Lord Chambray organised the first ever Craft Beer masterclass in Malta in collaboration with Lorenzo Dabove, one of the world’s renowned craft beer experts who is considered as one of the most important expert on Belgian beers and who is known worldwide for promoting lambic beers and craft beers.
We attended this masterclass in Malta a few weeks ago. Dabove said that the craft beer revolution, that had swept through the United States to Italy and many other countries has now reached Malta. “Lord Chambray is the southernmost craft brewery in Europe. We can now say that there are craft breweries from the Lapland to Malta”.
There are now over 1,000 micro breweries in Italy, 3,000 in the United Kingdom and 5,000 in the United States.
The tasting started with a wheat beer or White Beer, the Blue Lagoon. Wheat beer originated from the Belgian village of Hoegaarden and has been made since the Middle Ages. In the 19th century, the village had 13 breweries and 9 distilleries. In 1957, the last local white beer brewery closed its doors. Pierre Celis, a milkman decided some 10 years later to try to revive the style. The Blue Lagoon is made with barley and malt and uses a generous amount of unmalted wheat. The other two ingredients are Gozo coriander and orange peel. Dabove, who likes to pair beer with food said that this beer pairs well with vegetables, soft cheese and salads.
The second beer we tasted was the Golden Bay. Dabove explained that foam is very important in 90% of beer. It is the foam that allows the flavours and the aromas to remain there and also prevents oxidation. He said that there is no relationship between colour and the strength of the alcohol. With this beer, you get notes of toffee and caramel and also bitter notes. He said that this beer could be paired with white meats like veal, rabbit, turkey and chicken.
The third beer was the special bitter, which is a traditional British ale which is light but bitter. This is the first beer that has been exported by Lord Chambray and was the first time that this beer was tasted in Malta. This bitter ale has a medium body and a moderate carbonation that guarantees that the beer is easy to drink. Hops is added during maturation to increase the bitterness of the beer.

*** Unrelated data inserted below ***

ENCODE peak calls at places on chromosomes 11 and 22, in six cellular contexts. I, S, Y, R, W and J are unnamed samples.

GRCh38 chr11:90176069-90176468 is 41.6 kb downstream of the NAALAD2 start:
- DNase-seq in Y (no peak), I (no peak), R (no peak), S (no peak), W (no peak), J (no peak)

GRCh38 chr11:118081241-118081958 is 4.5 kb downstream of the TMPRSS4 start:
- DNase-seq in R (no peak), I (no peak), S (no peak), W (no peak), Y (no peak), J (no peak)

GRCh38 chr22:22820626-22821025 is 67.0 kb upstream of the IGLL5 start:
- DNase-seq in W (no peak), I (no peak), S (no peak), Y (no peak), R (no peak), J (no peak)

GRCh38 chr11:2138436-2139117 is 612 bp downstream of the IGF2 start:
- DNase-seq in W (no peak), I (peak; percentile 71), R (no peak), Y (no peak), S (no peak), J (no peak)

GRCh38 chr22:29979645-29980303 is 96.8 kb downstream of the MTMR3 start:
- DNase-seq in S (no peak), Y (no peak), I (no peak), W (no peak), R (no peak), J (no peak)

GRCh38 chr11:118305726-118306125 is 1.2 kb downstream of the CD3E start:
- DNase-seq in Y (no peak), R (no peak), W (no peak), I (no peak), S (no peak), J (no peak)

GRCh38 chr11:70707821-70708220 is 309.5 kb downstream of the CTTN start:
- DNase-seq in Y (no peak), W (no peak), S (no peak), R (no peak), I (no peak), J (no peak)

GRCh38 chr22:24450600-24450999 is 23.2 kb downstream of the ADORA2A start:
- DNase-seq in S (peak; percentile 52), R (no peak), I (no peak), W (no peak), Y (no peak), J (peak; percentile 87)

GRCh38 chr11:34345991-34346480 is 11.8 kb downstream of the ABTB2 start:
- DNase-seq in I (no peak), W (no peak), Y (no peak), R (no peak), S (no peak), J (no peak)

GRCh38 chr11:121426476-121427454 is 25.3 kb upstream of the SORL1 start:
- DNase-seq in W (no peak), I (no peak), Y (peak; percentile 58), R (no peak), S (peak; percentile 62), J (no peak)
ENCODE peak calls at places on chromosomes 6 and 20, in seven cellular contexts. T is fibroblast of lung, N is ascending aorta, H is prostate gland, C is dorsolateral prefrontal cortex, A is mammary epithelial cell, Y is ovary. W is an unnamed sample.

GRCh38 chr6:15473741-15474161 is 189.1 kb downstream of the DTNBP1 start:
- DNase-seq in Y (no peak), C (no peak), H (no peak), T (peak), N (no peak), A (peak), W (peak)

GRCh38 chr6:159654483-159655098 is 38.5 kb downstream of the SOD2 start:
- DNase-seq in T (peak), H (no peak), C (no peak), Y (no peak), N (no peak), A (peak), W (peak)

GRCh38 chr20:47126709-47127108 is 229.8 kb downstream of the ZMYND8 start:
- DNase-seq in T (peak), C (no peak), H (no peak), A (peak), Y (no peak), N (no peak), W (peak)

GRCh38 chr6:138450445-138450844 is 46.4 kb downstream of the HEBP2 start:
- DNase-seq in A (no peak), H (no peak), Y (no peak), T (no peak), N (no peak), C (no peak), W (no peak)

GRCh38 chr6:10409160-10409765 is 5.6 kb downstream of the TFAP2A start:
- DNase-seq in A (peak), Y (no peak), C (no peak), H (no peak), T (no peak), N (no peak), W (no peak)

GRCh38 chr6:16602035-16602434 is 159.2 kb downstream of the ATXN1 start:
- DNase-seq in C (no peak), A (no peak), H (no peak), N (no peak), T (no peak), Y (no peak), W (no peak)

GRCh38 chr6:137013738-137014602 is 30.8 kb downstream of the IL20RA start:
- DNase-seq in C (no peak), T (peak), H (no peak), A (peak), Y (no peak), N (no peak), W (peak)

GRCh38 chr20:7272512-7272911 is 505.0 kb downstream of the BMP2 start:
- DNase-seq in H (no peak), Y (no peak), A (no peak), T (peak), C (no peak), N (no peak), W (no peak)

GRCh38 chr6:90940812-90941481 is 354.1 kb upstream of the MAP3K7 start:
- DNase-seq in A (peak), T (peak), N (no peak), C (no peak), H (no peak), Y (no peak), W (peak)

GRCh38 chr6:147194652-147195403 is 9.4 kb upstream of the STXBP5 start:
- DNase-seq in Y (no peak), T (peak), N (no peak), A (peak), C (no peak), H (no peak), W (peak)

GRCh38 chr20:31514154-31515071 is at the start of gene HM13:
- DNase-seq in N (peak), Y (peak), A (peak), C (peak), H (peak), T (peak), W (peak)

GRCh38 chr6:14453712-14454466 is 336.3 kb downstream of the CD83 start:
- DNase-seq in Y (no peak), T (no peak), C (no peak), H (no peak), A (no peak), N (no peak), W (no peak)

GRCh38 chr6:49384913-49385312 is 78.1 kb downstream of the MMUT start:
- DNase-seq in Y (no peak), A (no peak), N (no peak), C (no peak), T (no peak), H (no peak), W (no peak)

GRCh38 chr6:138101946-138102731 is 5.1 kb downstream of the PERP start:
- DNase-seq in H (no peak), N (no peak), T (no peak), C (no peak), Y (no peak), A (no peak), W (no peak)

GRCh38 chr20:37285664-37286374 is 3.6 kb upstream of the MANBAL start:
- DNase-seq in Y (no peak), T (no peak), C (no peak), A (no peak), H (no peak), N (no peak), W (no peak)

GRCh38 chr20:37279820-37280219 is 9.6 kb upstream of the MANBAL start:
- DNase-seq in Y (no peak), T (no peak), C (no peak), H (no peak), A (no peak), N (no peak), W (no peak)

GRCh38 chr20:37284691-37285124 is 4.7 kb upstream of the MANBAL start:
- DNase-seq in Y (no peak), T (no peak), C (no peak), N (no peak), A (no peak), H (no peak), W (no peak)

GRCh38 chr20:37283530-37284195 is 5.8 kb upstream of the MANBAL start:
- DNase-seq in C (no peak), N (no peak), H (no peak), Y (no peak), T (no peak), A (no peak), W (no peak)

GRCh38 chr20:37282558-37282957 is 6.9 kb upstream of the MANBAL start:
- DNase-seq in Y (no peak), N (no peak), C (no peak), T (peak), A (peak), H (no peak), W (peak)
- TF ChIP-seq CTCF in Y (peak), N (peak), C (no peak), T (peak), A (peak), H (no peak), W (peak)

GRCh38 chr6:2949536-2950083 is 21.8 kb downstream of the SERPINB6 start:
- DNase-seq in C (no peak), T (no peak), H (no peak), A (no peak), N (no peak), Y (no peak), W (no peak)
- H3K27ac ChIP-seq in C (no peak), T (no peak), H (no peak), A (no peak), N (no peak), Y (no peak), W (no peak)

The San Blas beer showed notes of honey and citrus fruit and Dabove recommended pairing it with Sunday roast, lamb, pork and more mature cheese.
We finished the tasting with the fifth beer in Lord Chambray’s line-up, the Fungus Rock. It is a dry stout which uses the Gozitan water. Four different types of malts are used to make this beer and the roasted malt gives the beer its dark colour. It has a certain smokiness and has notes of dried fruit, chocolate and coffee. Dabove said it pairs well with oysters and clams but would also work well with blue cheese or gorgonzola.
The Italian beer master said that you could also use it to make a ‘birramisu’ i.e. a tiramisu using a stout instead of coffee.
Dabove will return to Malta in November to present a dinner featuring beer vs wine. “I will come with a renowned wine sommelier and each course will be paired with either a beer or a wine. The sommelier and I will have two minutes to convince the guests whether to drink wine or beer and we will taste them together with the food and see which one works better.”
Lord Chambray is the craft brewery in the Maltese islands and it is the creation of Samuele D’Imperio, the managing director. An Italian, he had been visiting Malta and Gozo for many years before his family decided to invest to make craft beers in Gozo.
The brewery made its first brews in June 2014 and will launch a new 6th beer in June using some ingredients that come from Gozo. No details have been released yet but Samuele said this will be a unique beer in the world and 50 per cent of the ingredients will be sourced locally.
“The challenge for us is to be able to use local ingredients,” he said.
The craft brewery can be found on the island of Gozo. Visitors can visit the brewery from Monday to Saturday.